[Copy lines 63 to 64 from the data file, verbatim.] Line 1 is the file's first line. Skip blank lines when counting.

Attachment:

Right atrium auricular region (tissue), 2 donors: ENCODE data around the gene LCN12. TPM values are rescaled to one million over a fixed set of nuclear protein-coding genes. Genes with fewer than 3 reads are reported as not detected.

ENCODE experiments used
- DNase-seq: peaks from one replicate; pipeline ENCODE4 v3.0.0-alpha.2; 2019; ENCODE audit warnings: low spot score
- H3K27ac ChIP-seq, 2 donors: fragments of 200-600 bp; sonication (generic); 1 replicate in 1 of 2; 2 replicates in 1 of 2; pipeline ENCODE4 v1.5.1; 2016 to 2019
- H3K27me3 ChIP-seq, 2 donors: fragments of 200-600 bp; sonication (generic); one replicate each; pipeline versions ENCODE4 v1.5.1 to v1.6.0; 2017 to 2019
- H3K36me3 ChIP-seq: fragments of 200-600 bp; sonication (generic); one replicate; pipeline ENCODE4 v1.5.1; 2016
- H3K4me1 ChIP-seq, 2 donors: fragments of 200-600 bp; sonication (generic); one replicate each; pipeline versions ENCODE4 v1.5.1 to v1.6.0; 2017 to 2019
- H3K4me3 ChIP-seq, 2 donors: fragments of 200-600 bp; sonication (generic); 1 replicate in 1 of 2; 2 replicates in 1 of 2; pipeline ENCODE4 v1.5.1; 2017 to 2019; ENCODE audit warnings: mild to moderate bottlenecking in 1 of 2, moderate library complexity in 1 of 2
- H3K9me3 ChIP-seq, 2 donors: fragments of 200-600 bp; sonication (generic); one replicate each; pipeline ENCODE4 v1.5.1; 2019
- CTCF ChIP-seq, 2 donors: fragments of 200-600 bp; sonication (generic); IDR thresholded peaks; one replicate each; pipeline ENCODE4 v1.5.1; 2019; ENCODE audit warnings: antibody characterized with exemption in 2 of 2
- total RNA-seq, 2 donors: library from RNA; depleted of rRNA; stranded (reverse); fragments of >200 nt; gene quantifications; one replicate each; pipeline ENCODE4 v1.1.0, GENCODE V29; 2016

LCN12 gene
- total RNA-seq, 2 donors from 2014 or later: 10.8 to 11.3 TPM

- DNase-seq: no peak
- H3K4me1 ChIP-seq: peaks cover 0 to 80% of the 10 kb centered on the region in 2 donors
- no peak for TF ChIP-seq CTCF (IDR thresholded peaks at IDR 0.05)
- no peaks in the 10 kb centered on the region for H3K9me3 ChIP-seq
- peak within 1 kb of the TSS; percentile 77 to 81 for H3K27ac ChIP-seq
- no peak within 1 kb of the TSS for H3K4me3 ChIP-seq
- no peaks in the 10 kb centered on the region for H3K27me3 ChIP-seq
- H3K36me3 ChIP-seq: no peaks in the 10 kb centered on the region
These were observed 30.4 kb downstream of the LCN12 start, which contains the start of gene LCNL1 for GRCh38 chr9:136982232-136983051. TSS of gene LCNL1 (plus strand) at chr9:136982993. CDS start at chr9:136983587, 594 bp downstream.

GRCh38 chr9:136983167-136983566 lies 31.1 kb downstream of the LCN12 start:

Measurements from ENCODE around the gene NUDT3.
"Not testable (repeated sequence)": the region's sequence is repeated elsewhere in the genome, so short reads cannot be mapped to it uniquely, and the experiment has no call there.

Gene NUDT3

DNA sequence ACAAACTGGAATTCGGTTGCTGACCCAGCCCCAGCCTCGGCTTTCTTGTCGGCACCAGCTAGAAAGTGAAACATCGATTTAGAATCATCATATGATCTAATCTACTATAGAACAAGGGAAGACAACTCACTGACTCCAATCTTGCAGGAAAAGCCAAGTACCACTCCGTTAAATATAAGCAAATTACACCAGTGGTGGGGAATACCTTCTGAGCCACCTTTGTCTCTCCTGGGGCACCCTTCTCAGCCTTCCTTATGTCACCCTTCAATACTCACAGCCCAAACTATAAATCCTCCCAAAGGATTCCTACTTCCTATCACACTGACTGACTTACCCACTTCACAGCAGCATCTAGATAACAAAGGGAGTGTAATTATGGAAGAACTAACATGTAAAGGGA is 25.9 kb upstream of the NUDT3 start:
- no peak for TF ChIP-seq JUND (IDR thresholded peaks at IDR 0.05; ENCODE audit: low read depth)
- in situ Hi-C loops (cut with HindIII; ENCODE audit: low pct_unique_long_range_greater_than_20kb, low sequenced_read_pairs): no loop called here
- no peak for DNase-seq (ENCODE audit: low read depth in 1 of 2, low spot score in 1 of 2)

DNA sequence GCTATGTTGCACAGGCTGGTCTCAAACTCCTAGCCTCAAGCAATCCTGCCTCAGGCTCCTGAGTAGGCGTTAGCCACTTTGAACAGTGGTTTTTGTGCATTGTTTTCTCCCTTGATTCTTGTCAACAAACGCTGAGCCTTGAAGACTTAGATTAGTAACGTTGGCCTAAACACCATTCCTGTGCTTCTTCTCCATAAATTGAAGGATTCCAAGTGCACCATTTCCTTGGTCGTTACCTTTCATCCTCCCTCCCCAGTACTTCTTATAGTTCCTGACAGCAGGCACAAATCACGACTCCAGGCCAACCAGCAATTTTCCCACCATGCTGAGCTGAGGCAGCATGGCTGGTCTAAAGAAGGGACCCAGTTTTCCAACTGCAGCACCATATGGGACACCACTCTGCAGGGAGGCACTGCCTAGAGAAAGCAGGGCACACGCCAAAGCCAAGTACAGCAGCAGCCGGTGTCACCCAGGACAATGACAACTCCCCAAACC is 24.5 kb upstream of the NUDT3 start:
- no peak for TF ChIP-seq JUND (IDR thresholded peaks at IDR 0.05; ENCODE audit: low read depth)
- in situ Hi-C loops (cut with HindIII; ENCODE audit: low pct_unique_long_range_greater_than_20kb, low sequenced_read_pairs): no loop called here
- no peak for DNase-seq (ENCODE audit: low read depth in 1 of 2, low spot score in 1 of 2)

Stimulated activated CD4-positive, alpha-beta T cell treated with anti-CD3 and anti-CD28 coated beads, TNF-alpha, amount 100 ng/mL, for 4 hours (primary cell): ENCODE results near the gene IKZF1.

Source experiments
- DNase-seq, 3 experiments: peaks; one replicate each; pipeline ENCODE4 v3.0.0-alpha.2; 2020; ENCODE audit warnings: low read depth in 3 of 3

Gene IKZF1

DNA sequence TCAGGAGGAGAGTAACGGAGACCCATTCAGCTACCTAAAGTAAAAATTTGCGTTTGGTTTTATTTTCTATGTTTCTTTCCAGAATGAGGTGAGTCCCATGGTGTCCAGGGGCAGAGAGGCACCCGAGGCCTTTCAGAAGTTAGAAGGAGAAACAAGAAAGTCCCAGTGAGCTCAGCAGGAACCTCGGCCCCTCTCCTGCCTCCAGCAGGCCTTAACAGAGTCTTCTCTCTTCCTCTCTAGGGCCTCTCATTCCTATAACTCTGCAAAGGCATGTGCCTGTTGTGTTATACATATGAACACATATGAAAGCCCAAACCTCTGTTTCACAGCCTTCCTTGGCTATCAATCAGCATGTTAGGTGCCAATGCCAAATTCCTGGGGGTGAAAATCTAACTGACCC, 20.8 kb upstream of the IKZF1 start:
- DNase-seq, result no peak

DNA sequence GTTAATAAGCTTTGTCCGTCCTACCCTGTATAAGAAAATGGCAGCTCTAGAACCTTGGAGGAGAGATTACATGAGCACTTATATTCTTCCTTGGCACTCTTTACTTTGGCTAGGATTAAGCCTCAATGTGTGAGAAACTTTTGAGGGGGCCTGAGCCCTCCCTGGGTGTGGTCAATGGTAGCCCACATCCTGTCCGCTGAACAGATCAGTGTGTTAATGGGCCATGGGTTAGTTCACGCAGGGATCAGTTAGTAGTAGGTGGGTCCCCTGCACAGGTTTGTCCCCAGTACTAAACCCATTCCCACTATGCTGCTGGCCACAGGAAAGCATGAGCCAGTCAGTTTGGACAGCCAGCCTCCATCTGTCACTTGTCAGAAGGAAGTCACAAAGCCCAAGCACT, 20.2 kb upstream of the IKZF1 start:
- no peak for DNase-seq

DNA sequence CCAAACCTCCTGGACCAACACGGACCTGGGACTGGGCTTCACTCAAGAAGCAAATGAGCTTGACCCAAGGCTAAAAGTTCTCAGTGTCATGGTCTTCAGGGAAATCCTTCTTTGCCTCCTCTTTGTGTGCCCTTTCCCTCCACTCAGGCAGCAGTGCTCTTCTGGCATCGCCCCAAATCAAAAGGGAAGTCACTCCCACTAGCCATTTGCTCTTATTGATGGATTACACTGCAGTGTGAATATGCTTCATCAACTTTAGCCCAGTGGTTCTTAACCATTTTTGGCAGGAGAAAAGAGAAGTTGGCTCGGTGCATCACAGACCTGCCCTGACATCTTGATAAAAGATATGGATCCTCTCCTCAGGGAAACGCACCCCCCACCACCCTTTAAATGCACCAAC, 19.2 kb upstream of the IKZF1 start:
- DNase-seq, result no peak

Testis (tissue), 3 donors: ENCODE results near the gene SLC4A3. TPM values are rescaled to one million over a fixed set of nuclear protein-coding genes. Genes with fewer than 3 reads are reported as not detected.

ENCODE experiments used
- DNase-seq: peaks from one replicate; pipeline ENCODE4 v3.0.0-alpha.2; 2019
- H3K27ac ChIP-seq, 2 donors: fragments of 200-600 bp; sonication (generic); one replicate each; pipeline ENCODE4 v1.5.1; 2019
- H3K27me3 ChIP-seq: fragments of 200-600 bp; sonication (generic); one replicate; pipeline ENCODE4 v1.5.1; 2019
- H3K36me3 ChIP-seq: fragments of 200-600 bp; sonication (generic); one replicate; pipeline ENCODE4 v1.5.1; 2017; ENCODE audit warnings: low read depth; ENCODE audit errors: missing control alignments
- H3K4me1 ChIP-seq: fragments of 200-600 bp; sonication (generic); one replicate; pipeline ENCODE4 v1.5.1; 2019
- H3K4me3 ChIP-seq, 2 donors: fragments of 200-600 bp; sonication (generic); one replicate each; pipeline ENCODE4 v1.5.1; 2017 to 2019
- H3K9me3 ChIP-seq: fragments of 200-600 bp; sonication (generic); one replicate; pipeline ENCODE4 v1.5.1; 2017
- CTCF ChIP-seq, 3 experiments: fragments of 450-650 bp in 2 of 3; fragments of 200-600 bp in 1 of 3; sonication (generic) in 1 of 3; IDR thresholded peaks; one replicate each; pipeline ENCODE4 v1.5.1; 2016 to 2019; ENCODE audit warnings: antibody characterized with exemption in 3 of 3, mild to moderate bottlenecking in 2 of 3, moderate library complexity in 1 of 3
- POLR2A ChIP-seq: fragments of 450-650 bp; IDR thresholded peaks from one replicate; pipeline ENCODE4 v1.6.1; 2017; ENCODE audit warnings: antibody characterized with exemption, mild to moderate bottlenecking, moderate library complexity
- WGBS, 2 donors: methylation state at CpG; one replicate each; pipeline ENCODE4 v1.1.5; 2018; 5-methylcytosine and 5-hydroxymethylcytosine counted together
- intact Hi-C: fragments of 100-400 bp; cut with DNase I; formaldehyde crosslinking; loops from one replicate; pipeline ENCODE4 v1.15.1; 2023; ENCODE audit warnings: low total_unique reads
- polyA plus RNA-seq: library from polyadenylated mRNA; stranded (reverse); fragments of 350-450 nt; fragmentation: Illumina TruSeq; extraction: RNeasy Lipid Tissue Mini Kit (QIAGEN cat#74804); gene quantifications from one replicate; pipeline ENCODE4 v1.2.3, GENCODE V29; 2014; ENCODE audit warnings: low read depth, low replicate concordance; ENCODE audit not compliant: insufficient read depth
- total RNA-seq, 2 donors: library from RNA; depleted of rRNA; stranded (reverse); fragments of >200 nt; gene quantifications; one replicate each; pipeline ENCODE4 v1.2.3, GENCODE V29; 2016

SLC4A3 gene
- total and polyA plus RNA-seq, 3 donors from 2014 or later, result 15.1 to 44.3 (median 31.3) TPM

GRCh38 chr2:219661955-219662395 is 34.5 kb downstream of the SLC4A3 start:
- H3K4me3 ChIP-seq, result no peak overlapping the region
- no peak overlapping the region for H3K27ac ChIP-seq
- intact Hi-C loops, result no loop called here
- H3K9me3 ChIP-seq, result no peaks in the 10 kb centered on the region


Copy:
- H3K4me3 ChIP-seq, result no peak overlapping the region
- no peak overlapping the region for H3K27ac ChIP-seq